In this tutorial we will use the RFIDuino Logger Program to log basic data from the RFIDuino/Geekduino.
If you haven't already, make sure to go through the RFIDuino Getting Started Guide to get your libraries and hardware setup.
- Connect your components as shown here.
RFIDuino_csv_loggeronto your board. You can find this sketch under
- You will need to make sure the code is adjusted for your RFIduino hardware. By default
RFIDuino_csv_loggeris setup for the newest version of the RFIDuino shield (1.2).
v1.2 shields (2 pin antenna, 'REV 1.2' printed on the board) will need the following code
RFIDuino myRFIDuino(1.2); //initialize an RFIDuino object for hardware version 1.2v1.1 shields (4-pin antenna, no version number printed on the board) will need the following code
RFIDuino myRFIDuino(1.1); //initialize an RFIDuino object for hardware version 1.1Both lines of code are available in the
RFIDuino_csv_loggersketch, simply uncomment the one you don't need. If you are still unsure about what hardware you are using, see this page. The RFID Experimenter's Kit comes with the version 1.2 shield.
- Swipe any of the 'key' tags across the RFIDuino antenna. The green light will light up and your buzzer turn on for 100 milliseconds, then turn off.
- You can test your code further by opening the Serial Monitor
File -> Serial MonitorAnd setting the baud rate to
38400. Now scan your tag and you should see a number come up on the screen. This is the 4-byte version of your tag ID.
- If you don't already have the Chrome Browser installed on your computer, Go Here to install it
- In Chrome, go to this page on the Chrome Webstore.
+ Add To Chrometo install the RobotGeek RFIDuino Logger
- Allow Access for the Chrome App to your system
- You can always type
chrome://apps/in your browser to get to your Chrome App launcher page. From This page just Click the
RobotGeekicon to launch the program
- From the Drop-Down menu, pick the serial port that you used to program your Geekduino.
- Click 'Connect' to open a connection
- Every time you swipe a tag, the computer will record the tag ID and append the current time
Clear Logto clear the records
Export to Diskto save the records as a .csv file. You can open this file in Excel / other spreadsheet programs.
This code is a modified version of the
RFIDuino_helloworld code. This time however, instead of displaying tag IDs as the 5-bytes that make up the tag ID, we're only using the lower 4 bytes of the Tag ID. This is for two reasons:
- The first byte, the 'Vendor ID' is often ignored as similar cards usually have the same first byte
- Using a 4-byte number allows us to store the tag id in a single
This code uses the
<< (Bitshift Left) operator to move shift the higher 3 bytes, and then adds all of the bytes together into a single
The source code for the Chrome App can be found here. You can modify the look and function of the app to suit your needs. The App is very simple, but you could add features like database functionality (to associate names to ID numbers) or live updates to online data storage (dropbox, google sheets)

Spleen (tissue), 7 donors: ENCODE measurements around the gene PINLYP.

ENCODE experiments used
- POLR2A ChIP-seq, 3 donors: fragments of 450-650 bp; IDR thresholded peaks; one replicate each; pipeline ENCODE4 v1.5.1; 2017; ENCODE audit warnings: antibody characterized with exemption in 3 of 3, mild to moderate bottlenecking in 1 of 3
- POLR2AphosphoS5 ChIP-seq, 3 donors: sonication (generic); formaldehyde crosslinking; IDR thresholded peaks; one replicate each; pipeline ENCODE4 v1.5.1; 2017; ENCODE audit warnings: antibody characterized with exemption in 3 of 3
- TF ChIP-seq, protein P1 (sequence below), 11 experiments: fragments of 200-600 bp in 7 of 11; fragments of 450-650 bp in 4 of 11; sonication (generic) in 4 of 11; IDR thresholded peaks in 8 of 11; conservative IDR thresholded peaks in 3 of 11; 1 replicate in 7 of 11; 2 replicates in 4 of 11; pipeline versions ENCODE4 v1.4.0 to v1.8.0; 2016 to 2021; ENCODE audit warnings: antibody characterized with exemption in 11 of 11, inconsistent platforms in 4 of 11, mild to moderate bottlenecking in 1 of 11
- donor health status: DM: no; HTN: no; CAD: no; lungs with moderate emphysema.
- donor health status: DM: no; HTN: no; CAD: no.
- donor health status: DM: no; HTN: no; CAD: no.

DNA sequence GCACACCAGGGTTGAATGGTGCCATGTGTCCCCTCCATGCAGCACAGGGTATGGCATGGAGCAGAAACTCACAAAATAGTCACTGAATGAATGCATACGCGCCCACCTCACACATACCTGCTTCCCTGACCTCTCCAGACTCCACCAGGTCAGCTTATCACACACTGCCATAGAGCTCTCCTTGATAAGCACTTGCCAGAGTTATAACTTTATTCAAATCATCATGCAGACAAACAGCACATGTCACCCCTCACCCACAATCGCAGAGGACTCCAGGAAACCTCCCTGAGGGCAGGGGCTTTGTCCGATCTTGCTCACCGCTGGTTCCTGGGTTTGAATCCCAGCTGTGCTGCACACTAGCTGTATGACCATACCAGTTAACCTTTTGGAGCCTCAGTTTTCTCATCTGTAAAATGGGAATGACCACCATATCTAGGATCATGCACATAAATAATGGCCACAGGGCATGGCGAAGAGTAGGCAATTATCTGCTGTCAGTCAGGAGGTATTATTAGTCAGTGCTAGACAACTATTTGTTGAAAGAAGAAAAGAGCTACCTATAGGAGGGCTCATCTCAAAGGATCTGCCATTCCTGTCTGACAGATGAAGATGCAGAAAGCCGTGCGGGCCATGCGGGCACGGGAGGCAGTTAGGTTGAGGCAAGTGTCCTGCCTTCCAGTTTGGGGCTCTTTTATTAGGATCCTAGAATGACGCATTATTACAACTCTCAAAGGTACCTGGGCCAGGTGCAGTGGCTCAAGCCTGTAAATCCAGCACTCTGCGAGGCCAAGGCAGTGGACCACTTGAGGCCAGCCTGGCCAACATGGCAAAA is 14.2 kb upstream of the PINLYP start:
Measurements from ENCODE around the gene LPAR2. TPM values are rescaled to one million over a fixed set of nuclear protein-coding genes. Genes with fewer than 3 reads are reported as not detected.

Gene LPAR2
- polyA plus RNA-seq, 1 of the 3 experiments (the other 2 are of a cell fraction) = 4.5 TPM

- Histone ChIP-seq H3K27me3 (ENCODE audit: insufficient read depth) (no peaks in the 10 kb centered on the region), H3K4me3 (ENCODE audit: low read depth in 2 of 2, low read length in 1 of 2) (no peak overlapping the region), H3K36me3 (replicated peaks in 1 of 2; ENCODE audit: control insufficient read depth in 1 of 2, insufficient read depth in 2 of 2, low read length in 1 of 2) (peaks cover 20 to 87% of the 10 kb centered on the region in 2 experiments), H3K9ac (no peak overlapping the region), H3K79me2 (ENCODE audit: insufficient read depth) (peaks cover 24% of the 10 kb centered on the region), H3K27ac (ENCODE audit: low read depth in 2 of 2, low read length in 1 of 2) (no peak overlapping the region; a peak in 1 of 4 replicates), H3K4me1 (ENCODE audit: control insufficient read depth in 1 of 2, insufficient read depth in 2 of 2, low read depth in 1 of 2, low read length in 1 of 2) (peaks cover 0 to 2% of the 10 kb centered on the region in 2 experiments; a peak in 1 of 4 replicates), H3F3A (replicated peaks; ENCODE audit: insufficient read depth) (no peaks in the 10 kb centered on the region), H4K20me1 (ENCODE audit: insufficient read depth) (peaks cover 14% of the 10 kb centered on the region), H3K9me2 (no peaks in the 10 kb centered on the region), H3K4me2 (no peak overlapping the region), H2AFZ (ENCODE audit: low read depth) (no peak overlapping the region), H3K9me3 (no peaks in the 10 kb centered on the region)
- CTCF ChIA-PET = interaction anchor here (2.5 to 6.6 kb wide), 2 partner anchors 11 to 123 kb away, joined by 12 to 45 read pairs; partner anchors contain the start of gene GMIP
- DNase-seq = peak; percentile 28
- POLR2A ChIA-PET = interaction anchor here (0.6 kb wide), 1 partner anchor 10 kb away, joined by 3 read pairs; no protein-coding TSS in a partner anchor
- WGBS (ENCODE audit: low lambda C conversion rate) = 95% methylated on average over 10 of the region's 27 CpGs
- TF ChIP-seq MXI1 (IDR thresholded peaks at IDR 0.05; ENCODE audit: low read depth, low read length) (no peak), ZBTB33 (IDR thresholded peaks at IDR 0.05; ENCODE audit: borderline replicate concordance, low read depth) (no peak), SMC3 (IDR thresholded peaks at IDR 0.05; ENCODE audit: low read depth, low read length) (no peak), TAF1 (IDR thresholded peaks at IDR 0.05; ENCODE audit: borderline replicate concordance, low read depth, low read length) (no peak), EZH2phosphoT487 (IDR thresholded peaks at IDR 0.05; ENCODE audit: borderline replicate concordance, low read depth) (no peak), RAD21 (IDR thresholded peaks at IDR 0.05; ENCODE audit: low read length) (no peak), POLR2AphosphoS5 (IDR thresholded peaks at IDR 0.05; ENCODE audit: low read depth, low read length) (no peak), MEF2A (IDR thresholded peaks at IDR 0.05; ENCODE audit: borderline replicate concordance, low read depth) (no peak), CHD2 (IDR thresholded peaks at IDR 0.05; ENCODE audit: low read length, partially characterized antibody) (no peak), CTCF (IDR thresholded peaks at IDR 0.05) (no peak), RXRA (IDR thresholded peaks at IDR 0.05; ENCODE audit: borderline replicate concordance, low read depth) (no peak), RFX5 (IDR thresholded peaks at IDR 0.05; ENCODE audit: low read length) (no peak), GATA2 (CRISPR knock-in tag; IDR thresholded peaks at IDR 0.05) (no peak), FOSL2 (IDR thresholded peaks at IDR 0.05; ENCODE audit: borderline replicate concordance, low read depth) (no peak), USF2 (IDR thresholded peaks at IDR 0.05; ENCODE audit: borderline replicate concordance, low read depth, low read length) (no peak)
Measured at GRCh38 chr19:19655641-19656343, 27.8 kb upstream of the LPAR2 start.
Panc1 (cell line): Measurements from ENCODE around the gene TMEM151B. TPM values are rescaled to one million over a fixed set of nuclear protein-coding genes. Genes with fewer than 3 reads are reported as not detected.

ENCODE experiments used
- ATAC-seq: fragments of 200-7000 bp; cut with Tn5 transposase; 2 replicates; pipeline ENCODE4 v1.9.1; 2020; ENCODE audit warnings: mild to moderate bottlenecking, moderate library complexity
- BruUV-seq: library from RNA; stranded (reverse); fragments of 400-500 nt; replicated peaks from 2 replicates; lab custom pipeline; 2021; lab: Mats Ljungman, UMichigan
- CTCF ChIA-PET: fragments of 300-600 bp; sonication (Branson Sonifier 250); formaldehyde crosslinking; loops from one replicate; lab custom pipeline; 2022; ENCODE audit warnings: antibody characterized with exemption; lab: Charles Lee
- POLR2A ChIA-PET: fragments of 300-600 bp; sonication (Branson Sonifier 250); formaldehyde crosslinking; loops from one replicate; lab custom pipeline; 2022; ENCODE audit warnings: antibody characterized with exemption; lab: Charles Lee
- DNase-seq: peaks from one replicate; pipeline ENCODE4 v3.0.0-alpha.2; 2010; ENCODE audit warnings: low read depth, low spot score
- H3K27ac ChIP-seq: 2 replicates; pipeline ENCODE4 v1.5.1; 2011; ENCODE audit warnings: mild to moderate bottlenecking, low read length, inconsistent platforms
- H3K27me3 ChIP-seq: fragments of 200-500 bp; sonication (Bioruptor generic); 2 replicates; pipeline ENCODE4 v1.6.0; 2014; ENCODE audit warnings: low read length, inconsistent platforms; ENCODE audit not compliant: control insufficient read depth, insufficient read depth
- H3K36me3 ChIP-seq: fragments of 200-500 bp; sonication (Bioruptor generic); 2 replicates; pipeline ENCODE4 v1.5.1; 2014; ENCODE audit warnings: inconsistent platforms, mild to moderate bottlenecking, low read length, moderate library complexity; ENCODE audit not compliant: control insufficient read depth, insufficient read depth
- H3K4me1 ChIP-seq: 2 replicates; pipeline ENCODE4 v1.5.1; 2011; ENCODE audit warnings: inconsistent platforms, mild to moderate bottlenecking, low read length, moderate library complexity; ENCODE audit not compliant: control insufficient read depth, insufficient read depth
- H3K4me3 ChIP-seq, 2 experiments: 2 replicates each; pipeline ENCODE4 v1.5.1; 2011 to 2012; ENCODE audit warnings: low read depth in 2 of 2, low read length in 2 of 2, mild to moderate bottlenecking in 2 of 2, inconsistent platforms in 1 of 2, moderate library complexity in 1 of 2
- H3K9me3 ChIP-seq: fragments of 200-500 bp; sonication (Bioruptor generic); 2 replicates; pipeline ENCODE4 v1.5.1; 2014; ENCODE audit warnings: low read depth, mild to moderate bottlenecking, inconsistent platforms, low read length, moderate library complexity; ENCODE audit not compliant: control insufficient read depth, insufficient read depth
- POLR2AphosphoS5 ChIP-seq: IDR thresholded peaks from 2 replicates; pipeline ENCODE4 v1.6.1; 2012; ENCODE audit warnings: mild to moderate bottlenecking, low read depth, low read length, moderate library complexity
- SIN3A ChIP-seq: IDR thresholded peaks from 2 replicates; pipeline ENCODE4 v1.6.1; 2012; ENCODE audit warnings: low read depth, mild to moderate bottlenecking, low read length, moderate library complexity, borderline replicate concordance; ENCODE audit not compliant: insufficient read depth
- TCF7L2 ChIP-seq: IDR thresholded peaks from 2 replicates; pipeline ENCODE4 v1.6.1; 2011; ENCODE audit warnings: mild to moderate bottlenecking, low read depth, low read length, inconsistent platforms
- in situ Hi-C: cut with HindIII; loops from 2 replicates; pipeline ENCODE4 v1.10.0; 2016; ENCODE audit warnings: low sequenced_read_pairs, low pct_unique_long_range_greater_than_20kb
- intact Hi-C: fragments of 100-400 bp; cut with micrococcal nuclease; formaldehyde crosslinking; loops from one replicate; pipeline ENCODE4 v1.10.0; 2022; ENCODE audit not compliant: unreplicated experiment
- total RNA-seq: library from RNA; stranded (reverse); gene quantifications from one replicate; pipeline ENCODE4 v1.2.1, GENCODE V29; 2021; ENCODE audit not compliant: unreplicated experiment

You can also use a RFIduino Wireless Upgrade Kit to wirelessly send data from the RFIduino to your computer.
It is also possible to make the RFIduino a standalone logger, and then save the logs back to the computer at a later time. For storing the data you can use EEPROM for small logs (~100 ID/Timestamp entries) or an SD card for larger entries.
One of the biggest difficulties with standalone loggers is an effective timestamp. The Geekduino can count time since the beginning of its operation using the
millis() function. But the Geekduino doesn't have a true idea of when it started in time. Also, the crystal in the Geekduino will lose a few seconds over a week. This problem is usually overcome with a piece of hardware called a Real Time Clock(RTC). This device is battery operated and keeps track of time very accurately. The Geekduino can query the RTC to get a time to associate with the log.
RFIDuino Functions used in this example
PC Control These demos and projects allow the robot to be controlled via a computer.
ArbotiX Commander Control - These demos and projects control the Robot using the ArbotiX Commander, the handheld Arduino based remote control.
Direct Control - These demos and projects control the Robot directly from sensors connected directly to the Robot's control board.
Pose Control - These demos and projects allow you to create and playback a sequence of poses.
Serial Control - These demos and projects control the robot using a serial packet protocol.
Standalone - These demos and projects are deisgned to let your robot function without a computer or additional microcontroller.
Wireless Control - These demos and projects allow you to control the robot wirelessly - usually by replacing the Serial Connection with XBee modules.
Reference - These articles have technical details regarding the control and operation of the robot.
More info here